CNBC’s Julia Chatterley reports the Greek prime minister office says reforms agreed to were those requested by the Troika. Insight on what this austerity deal means for Greece’s economy going forward, with Ron Baron, Baron Capital; Peter Fisher, Global Head of Fixed Income, BlackRock; Byron Wien, Blackstone Advisory Partners.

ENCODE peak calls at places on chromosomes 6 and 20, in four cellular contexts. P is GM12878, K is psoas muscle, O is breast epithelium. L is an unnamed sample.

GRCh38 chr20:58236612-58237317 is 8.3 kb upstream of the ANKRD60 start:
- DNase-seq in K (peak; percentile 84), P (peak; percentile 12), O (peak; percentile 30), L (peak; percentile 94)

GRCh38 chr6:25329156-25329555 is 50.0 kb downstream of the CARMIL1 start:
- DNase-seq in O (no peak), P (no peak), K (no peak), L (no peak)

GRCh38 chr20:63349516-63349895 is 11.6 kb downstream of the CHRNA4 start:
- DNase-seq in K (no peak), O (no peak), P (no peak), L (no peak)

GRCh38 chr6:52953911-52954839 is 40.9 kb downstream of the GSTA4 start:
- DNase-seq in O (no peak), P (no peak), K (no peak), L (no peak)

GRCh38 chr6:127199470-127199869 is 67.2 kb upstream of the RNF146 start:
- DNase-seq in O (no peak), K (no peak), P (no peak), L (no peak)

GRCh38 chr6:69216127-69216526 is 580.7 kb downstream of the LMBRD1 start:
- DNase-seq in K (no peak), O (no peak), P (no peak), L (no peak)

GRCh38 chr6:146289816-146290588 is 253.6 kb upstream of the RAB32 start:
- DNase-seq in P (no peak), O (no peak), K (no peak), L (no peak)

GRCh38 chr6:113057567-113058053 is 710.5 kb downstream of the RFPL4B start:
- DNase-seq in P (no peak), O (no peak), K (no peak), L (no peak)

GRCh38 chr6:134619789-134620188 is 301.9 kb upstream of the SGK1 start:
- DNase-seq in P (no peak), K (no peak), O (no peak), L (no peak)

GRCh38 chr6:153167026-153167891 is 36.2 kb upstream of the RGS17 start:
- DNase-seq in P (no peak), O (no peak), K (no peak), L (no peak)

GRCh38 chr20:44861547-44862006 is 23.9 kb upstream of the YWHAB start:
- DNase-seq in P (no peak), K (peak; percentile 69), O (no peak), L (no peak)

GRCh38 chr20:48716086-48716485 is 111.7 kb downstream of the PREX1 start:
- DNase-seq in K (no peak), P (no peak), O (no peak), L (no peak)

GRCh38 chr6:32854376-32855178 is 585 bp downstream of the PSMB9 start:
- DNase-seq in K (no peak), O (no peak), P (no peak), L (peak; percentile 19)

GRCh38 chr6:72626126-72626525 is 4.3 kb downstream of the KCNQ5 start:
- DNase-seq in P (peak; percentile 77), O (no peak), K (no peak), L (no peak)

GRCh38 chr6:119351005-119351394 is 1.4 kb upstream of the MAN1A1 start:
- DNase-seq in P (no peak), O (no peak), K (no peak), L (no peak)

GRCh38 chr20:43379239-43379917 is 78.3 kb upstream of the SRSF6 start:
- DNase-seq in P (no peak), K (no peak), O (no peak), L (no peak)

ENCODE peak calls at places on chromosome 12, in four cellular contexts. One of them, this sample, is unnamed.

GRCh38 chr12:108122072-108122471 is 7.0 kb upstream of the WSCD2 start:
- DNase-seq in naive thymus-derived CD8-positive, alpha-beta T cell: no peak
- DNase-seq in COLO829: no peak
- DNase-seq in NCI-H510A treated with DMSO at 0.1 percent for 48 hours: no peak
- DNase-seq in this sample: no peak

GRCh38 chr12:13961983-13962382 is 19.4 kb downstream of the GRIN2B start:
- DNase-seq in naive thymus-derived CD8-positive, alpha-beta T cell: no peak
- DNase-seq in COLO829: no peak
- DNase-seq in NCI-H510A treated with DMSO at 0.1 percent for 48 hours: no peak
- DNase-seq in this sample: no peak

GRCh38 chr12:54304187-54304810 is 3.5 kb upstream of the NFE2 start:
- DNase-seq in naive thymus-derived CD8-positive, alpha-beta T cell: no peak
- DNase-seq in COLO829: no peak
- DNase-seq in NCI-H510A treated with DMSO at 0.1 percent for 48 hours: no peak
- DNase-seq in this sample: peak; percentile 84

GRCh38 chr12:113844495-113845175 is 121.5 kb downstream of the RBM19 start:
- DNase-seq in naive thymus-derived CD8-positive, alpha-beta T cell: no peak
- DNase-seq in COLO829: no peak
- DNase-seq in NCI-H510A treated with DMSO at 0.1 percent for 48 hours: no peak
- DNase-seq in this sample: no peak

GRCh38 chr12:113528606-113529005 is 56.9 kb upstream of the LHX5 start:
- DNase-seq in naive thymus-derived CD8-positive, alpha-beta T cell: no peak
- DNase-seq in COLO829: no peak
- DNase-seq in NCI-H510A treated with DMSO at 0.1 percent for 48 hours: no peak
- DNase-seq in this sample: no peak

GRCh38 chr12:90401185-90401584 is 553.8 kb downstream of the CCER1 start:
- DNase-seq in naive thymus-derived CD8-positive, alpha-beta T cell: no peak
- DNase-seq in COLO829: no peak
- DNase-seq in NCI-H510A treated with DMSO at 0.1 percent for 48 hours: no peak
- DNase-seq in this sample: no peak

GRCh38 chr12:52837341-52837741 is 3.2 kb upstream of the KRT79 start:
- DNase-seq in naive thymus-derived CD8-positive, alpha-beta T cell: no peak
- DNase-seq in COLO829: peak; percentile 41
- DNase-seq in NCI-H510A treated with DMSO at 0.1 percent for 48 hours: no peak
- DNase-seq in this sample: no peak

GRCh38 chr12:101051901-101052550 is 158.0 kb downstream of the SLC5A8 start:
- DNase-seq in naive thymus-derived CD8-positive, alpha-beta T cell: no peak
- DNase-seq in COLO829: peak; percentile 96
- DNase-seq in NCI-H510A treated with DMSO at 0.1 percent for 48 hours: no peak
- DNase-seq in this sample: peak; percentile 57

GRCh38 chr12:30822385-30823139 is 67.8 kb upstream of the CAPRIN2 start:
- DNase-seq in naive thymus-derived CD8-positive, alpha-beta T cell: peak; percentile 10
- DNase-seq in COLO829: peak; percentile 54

box. julia chatterley joins us live from athens. julia we’re seeing our futures here in the u.s. come off of the highs of the morning, perhaps nothing gold can stay but we don’t have details of what will be announced yet, so what are you hearing? well it’s a lot of speculation here, too, but the prime minister’s office has apparently confirmed to local reporters that we have a deal. the new democrat party leader is also going to hold a press conference. this is a guy that could end up leading this country after the elections if the polls are to be believed. the pension cuts that were holding up this deal as of this morning are apparently going to go ahead, but not as large as initially asked for by the troika. some protrgs of that $300 million euros aparentally going to be offset to defense cuts, but of course this is all speculation. also, 22% cuts to the minimum wage as we thought and equivalent or a cost cut to unemployment rates here and also the entire wage structure set to lower as per this minimum wage. of course the helenic government statistics office stated unemployment rate here of 21%, so you can imagine people are shocked that we’re talking about talking to this about in the last few minutes, and of course the two largest unions here have agreed to go on strike as of tomorrow. so it will be interesting what happens in the next 24 and the 48 hours that they’re on strike to see how people here really react to this announcement. guys, it’s back to you. julia, thank you. i want to recap the last 42 minutes that’s happened. we saw a strengthening in the s&ps, and we saw a fixed income come off, and we saw the euro strengthen on the news that there was this deal. in just the past several minutes, mario draghi, the ecb president, has suggested that there’s more downside risk in the economy, inflation will go up before — and then it will start coming down, which has led markets to think that another rate cut is in the cards at the european central bank, which has caused all the things i just said to reverse themselves, and so now we’re in a situation where the s&ps are off of their recent even with yesterday. right. and the euro has come off. i’ll turn to smarter people than myself, peter fisher and byron wien, make sense of this. byron put the two things together. the ecb will cut and we’ve had this joining at the hip of the euro and u.s. stocks, so which way are you going to lean on this trade this morning? i think the important thing that’s happening is they’re moving closer to a resolution of the european sovereign debt crisis. if you achieve that, you take europe as a key risk for the world markets off the table. that’s what you need to do, so ultimately it doesn’t get me off my bullish stance on u.s. i’m going to hazard a guess one of the other reasons why we’re not seeing elation in the markets in response to this is that there’s big concerns of implementation. you have agreement on reforms, who is actually going to implement them. would you agree with that? absolutely. it’s very hard to impose austerity in greece. the work rule characteristics of that country are very inflexible. so i’m apprehensive about how much austerity they can endure but i’m on the positive side of that. if they have too much austerity the chance of them growing their way out of it or not having a severe recession is very high. so therefore, i want to see minimum austerity, because greece is not that important in the overall scheme. peter, is that your sense of things you put together what the ecb is doing, probably cutting rates and a greek deal that might provide the financing, avoid default all of this together is a bullish move? i think so, if they cut rates, i certainly hope the ecb will be cutting rates over the coming months, they’re tsunamthg that now. they need to cut. excuse me peter u el interrupt you, draghi headline the greek prime minister informed me that an agreement was reached and endorsed by the party, so that is further confirmation that the president of the ecb confirming there’s a deal. steve let me ask byron a question, if i’m watching the program today, program today, i listen to ron baron and listened to you, i haven’t been investing in equities, i’ve been concerned, haven’t listened to larry fink. the s&p is off 20% off of the recent lows, you’re seeing people like long-term bears like rubini start to get more optimistic. what do you mean? he converted totally. i was trying to be politically correct here. so should one, and i think andrew was asking, you were asking this question off camera, what do you do if you’ve been frozen now? how do you try to think about you’re listening to the news, maybe you think tonight, okay, there’s been some resolution in greece, what do you do? you start to buy stocks. you don’t put all your money to work, but you put money into the market. and you’re not worried we’re not going to have a hiccup in this train ride a little bit? ? i’m not worried about hiccups. i’m worried about digestion. people always jump on the train right at the worst time. then you don’t put — i’m not telling you all your money in it. byron, can you give us some historical perspective? does this remind you of any period where we’ve had, you know, the market is always cyclical. does this remind you of anything in terms of historical periods where we had investors not properly invest in terms of asset allocation? sure, it reminds me of every period like that, 1970, 1987, 1990. you know, whenever the market starts a major move, it always seems at the beginning that it moved too far, too fast, and maybe it will correct. probably it will correct, but that doesn’t mean you should keep all your money on the sidelines, if you’re out, you should get partially in. let’s bring ron in. ron, if you were to put us in an inning on this very subject, what inning are we in, in terms of equities right now? less than the first inning, no outs. we don’t even have one out? where are you really? that’s where i am. the stock market has been up 20%, 30%, as i said before, for ten years. it’s the worst decade, the worst decade in the history of